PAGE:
Flash Poll
How Enterprises are Attacking the Cybersecurity Problem
How Enterprises are Attacking the Cybersecurity Problem
Organizations have invested in a sweeping array of security technologies to address challenges associated with the growing number of cybersecurity attacks. However, the complexity involved in managing these technologies is emerging as a major problem. Read this report to find out what your peers biggest security challenges are and the technologies they are using to address them.
Twitter Feed
Dark Reading - Bug Report
Bug Report
Enterprise Vulnerabilities
From DHS/US-CERT's National Vulnerability Database
PUBLISHED: 2020-01-23
Incorrect username validation in the registration processes of CTFd through 2.2.2 allows a remote attacker to take over an arbitrary account after initiating a password reset. This is related to register() and reset_password() in auth.py. To exploit the vulnerability, one must register with a userna...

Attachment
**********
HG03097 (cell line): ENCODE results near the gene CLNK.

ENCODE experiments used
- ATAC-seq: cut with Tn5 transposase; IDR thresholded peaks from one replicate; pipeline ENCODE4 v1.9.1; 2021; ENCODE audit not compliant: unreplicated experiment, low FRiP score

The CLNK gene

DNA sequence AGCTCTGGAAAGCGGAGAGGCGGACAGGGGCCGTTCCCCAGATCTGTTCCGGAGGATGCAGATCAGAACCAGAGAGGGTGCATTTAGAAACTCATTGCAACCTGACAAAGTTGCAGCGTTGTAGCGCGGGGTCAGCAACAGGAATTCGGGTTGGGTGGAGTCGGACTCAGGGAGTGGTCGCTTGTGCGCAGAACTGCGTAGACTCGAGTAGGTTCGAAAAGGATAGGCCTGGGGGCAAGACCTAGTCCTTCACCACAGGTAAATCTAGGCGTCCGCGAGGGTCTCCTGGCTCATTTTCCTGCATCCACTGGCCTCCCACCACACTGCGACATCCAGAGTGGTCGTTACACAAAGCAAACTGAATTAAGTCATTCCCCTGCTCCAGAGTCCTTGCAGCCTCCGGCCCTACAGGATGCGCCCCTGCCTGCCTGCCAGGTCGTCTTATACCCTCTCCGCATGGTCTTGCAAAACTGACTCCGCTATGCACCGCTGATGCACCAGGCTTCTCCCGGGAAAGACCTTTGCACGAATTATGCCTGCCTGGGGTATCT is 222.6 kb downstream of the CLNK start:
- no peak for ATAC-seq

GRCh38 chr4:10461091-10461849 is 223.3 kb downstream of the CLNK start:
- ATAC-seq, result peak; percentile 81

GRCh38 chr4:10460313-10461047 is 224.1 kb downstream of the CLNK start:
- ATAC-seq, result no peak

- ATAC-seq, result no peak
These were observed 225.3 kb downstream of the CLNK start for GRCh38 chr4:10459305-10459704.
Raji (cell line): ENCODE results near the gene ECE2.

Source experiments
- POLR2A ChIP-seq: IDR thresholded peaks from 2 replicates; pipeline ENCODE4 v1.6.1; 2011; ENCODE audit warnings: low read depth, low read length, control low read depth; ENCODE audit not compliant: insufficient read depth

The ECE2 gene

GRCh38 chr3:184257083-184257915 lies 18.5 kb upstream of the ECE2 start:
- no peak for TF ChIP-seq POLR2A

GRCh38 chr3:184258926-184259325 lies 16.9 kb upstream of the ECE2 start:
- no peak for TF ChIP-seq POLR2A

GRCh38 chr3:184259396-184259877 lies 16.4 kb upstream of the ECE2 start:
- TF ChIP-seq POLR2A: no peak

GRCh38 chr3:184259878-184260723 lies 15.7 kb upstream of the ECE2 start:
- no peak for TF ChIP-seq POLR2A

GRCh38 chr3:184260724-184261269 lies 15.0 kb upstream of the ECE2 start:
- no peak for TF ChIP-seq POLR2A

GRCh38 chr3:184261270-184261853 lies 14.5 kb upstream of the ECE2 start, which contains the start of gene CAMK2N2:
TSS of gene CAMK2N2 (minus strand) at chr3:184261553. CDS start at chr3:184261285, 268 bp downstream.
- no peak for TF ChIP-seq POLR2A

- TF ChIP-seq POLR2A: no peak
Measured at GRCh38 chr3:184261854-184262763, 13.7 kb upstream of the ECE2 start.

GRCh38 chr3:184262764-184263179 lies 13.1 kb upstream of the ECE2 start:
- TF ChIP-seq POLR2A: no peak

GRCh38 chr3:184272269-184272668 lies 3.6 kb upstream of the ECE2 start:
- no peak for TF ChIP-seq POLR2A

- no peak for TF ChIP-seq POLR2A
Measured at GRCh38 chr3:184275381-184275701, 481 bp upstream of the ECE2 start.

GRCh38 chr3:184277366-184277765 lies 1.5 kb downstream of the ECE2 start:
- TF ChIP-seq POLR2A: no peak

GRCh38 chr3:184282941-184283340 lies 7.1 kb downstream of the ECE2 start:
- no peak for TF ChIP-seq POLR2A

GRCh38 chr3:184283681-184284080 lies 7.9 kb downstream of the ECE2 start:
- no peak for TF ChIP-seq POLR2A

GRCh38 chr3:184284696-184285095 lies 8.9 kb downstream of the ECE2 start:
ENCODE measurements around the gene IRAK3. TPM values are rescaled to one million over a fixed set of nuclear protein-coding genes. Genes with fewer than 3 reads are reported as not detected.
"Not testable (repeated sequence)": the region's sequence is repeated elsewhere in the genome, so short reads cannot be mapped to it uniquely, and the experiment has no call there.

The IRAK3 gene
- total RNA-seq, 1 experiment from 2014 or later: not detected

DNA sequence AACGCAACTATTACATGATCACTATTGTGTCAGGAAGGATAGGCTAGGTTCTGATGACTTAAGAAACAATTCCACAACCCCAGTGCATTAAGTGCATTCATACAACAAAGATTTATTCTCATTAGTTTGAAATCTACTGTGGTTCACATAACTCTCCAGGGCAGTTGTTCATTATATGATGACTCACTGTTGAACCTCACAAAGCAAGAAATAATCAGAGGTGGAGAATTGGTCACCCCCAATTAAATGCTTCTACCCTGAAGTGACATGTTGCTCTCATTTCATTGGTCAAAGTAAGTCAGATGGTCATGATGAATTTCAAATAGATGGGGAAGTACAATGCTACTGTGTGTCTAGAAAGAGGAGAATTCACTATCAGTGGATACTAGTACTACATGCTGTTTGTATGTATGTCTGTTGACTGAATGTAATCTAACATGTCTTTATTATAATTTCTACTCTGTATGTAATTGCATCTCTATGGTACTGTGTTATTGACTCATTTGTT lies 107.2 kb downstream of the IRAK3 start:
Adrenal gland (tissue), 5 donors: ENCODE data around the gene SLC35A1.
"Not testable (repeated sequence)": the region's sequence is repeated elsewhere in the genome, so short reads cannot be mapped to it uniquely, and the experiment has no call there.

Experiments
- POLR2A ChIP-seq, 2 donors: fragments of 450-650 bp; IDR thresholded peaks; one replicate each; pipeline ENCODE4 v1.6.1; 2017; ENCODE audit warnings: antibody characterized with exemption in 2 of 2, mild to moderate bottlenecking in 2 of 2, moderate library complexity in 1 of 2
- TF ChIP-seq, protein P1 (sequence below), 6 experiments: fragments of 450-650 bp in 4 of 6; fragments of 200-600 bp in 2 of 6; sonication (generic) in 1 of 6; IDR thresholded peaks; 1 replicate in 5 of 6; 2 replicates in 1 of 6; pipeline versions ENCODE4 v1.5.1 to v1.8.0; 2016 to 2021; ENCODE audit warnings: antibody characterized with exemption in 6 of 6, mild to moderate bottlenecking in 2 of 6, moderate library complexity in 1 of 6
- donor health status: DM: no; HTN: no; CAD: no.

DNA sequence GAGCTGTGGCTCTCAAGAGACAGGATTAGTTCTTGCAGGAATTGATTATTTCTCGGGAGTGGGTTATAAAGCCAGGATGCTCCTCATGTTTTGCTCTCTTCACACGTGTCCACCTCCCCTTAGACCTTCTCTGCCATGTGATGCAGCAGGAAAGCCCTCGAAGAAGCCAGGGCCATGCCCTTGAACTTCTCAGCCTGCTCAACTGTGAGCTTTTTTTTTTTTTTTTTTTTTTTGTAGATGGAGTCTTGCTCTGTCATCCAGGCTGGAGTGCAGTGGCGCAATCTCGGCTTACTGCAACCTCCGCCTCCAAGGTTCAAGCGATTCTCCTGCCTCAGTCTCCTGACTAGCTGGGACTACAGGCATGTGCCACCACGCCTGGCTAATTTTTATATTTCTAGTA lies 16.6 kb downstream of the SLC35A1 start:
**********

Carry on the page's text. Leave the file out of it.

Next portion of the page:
PUBLISHED: 2020-01-23
A flaw was found in the JBoss EAP Vault system in all versions before 7.2.6.GA. Confidential information of the system property's security attribute value is revealed in the JBoss EAP log file when executing a JBoss CLI 'reload' command. This flaw can lead to the exposure of confidential information...
PUBLISHED: 2020-01-23
An untrusted deserialization was found in the org.apache.xmlrpc.parser.XmlRpcResponseParser:addResult method of Apache XML-RPC (aka ws-xmlrpc) library. A malicious XML-RPC server could target a XML-RPC client causing it to execute arbitrary code. Apache XML-RPC is no longer maintained and this issue...
PUBLISHED: 2020-01-23
Philips Hue Bridge model 2.X prior to and including version 1935144020 contains a Heap-based Buffer Overflow when handling a long ZCL string during the commissioning phase, resulting in a remote code execution.
PUBLISHED: 2020-01-23
Citrix XenServer 4.1, 6.0, 5.6 SP2, 5.6 Feature Pack 1, 5.6 Common Criteria, 5.6, 5.5, 5.0, and 5.0 Update 3 contains a Local Privilege Escalation Vulnerability which could allow local users with access to a guest operating system to gain elevated privileges.